CONTRIBUTED TALK: Tidal Dwarf Galaxies, Accretion Tails, and `Beads on a String' in the Spirals, Bridges, and Tails Interacting Galaxy Sample

Beverly Smith

East Tennessee State University

We have been conducting a GALEX UV, Spitzer IR, and ground-based optical imaging study of about 3 dozen pre-merger interacting galaxies selected from the Arp Atlas (the `Spirals, Bridges, and Tails' Survey). A parallel effort in numerical modeling of these encounters is also underway. The observed UV extent of the tidal features in these systems is often larger than in the optical or IR, and we have found a number of new candidate tidal dwarf galaxies in this sample. Other interesting morphologies such as accretion tails and `beads on a string' are also visible in this sample.

CONTRIBUTED TALK: ULXs in Interacting Galaxies

Douglas Swartz


The results of a census of ultraluminous X-ray sources (ULXs) detected in Chandra observations of Arp interacting galaxy pairs is described. The census represents up to a three-fold increase in the number of the brightest known ULX candidates. This will determine to high statistical significance whether or not there exists an upper limit to the luminosity of ULXs or if the power law slope of their luminosity function at lower luminosities continues unabated to higher values. This will have profound implications for the physics underlying the ULX phenomena, in particular for the mass distribution of accreting black holes.

CONTRIBUTED TALK: Isolating Triggered Star Formation: Using Large Samples of Galaxies to Track the Effects of Interactions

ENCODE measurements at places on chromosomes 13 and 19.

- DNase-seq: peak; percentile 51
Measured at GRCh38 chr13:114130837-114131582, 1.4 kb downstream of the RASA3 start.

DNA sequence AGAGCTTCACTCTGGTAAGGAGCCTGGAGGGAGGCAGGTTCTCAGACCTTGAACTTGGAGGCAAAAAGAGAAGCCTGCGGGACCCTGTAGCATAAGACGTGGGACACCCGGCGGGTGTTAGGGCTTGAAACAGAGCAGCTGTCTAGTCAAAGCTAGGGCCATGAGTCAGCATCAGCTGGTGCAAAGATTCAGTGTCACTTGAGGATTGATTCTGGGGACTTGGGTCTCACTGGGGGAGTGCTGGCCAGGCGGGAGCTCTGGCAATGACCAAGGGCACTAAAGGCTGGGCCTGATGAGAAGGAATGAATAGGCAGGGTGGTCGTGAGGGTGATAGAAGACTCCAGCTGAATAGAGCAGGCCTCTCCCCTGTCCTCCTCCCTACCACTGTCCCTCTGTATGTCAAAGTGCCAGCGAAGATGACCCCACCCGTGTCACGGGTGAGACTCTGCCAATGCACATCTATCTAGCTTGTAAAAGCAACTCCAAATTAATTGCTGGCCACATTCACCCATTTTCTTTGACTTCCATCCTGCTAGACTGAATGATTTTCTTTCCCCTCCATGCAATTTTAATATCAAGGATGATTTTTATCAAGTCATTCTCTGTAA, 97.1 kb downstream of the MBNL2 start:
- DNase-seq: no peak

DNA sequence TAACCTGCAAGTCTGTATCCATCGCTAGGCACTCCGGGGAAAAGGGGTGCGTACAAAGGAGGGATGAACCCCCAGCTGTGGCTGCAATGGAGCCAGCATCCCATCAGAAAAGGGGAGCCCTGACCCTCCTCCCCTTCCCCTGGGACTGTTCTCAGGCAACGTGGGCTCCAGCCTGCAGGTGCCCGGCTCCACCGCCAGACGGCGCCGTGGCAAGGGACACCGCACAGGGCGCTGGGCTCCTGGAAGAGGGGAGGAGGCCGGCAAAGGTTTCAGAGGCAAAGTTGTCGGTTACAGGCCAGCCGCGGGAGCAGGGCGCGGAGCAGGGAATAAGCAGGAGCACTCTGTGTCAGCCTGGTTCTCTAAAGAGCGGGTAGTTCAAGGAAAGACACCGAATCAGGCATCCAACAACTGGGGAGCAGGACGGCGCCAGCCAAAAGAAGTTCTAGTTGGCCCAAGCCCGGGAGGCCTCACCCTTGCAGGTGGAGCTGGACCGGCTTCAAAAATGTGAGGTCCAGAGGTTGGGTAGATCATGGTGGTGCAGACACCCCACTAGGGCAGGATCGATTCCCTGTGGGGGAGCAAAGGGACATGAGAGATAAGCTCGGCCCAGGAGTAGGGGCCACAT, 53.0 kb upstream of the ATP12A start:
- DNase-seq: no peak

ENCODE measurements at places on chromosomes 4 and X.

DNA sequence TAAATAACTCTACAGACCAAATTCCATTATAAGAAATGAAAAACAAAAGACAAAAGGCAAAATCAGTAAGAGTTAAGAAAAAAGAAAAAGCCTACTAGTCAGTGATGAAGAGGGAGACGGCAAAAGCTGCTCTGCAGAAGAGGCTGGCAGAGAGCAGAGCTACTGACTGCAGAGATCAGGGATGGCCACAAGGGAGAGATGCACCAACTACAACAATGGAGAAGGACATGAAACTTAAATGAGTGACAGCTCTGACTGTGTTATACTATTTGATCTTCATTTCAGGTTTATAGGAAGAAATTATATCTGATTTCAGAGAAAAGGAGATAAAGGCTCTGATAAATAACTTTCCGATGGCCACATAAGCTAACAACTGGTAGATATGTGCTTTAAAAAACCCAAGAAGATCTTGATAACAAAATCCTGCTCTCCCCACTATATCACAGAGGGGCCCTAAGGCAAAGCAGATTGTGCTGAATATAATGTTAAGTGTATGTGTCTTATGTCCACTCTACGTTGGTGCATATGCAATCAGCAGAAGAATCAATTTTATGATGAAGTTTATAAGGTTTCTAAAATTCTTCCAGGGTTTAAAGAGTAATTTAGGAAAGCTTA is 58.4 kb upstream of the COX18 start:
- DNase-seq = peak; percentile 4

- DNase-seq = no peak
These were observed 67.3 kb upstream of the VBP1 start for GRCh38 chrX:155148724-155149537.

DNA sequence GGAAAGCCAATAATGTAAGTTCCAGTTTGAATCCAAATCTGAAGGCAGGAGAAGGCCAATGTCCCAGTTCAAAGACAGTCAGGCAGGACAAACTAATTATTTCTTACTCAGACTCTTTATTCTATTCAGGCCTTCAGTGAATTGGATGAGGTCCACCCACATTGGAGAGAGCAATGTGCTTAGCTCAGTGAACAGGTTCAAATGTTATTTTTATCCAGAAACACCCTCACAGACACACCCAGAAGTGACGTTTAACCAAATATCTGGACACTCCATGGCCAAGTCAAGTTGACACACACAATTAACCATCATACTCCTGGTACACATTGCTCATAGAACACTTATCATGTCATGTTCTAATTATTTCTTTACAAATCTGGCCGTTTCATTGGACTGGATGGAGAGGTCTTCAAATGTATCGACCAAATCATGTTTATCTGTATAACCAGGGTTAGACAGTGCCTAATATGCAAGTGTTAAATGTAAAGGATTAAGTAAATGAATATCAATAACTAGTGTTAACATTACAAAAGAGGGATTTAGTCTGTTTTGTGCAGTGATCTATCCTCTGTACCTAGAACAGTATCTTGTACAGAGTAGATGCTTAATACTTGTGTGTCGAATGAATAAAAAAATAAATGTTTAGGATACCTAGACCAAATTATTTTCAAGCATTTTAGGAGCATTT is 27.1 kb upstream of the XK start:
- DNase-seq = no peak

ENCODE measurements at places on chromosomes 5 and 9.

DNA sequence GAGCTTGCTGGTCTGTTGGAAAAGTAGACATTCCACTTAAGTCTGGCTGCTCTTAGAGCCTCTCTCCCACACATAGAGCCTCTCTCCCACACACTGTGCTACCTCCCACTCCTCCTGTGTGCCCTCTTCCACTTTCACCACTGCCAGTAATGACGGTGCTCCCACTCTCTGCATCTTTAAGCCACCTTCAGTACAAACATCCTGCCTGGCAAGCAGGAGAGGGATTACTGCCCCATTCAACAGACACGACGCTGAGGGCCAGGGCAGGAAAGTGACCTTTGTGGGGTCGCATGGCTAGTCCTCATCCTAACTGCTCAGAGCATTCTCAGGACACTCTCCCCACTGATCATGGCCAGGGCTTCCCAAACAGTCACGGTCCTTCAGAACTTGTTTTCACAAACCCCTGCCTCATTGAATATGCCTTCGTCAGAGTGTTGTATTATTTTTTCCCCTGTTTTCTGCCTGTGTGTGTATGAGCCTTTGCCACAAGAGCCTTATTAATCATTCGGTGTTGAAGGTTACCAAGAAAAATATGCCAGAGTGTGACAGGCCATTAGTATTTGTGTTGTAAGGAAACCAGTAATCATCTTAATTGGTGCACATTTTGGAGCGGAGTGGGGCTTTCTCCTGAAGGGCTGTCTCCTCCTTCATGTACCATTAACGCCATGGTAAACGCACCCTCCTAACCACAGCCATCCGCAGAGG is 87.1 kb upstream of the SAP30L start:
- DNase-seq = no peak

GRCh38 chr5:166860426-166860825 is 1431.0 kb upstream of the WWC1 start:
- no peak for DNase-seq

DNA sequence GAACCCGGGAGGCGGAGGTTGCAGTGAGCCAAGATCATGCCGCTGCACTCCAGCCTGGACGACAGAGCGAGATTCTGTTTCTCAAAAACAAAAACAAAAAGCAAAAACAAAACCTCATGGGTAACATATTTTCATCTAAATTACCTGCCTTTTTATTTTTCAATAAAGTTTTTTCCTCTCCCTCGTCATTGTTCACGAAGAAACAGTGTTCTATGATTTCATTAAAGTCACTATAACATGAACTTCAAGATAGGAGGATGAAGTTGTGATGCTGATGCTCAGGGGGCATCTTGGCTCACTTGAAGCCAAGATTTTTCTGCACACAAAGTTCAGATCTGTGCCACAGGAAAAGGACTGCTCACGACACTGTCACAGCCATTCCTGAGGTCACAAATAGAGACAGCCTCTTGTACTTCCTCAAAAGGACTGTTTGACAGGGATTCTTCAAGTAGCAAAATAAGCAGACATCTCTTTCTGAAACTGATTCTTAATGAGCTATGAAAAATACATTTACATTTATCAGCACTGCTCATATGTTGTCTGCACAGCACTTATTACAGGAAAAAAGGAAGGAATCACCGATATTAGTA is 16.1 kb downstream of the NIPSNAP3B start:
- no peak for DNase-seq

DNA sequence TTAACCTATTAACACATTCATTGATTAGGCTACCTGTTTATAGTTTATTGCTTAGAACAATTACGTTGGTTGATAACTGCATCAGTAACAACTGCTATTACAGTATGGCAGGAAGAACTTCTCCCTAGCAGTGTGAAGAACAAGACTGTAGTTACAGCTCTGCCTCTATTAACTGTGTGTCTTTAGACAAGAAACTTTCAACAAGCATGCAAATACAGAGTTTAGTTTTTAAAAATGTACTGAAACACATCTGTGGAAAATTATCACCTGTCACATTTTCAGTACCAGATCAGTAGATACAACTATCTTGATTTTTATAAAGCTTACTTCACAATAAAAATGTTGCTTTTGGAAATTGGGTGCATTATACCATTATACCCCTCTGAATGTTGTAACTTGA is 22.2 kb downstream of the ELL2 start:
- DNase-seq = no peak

Betsy Barton

University of California, Irvine

Using cosmological dark matter simulations as a guide, my collaborators and I have developed a technique to make fair comparisons between the star-forming properties of galaxies in isolated pairs and the properties of their progenitors, isolated galaxies. We use the giant Sloan Digital Sky Survey to make precise measurement of the frequency and strength of triggered star formation in pre-merging galaxy interactions. The triggering of star formation happens for a large fraction --- if not all --- of galaxies on the blue sequence that experience close passes.

CONTRIBUTED TALK: Star Formation and the ISM in Nearby Tidal Streams (SAINTS)

Sarah Higdon

Georgia Southern University

Zwicky proposed that dwarf galaxies might form out of self-gravitating clumps within the tidal tails of interacting galaxies, and indeed, concentrations of gas and stars with dwarf galaxy sizes, HI masses and optical luminosities are sometimes found in tidal features. Computer simulations show that these `tidal dwarf galaxies' (TDGs) can persist as independent objects for several Gyrs. Optically-faint but gas-rich TDGs represent new star forming systems with little pre-existing stellar populations, and as such are useful templates of star formation in the early universe. Even when tidal streams do not produce independent galaxies, they may still be important in enriching the intergalactic medium (IGM) with metals and dust. Dwarf galaxies are the most common galaxy type in the current epoch and TDGs may make up 1/3 of the dwarf population in compact groups. The Star Formation and the ISM in Nearby Tidal Streams (SAINTS) project has identified 16 tidal star forming regions in 12 interacting pairs for spectral observations using the Spitzer Space Telescope. The star forming environments are characterized using mid-infrared diagnostic tools and the results are compared to samples of sprial and dwarf galaxies.

CONTRIBUTED TALK: Star Formation Beyond Typical Thresholds

Jessica Werk

University of Michigan / Columbia University

Isolated HII regions in the gaseous outskirts of galaxies provide a unique opportunity to probe the star-formation history, evolution, and origin of the gas. Following a systematic search of a sample of gas-rich galaxies, and a separate sample of interacting, disturbed galaxies (HI Rogues), we have catalogued and spectroscopically confirmed over 50 HII regions located far beyond (r > 2 X r25) the main optical components of galaxies. Here, we will discuss their frequency, stellar populations, and gaseous environments.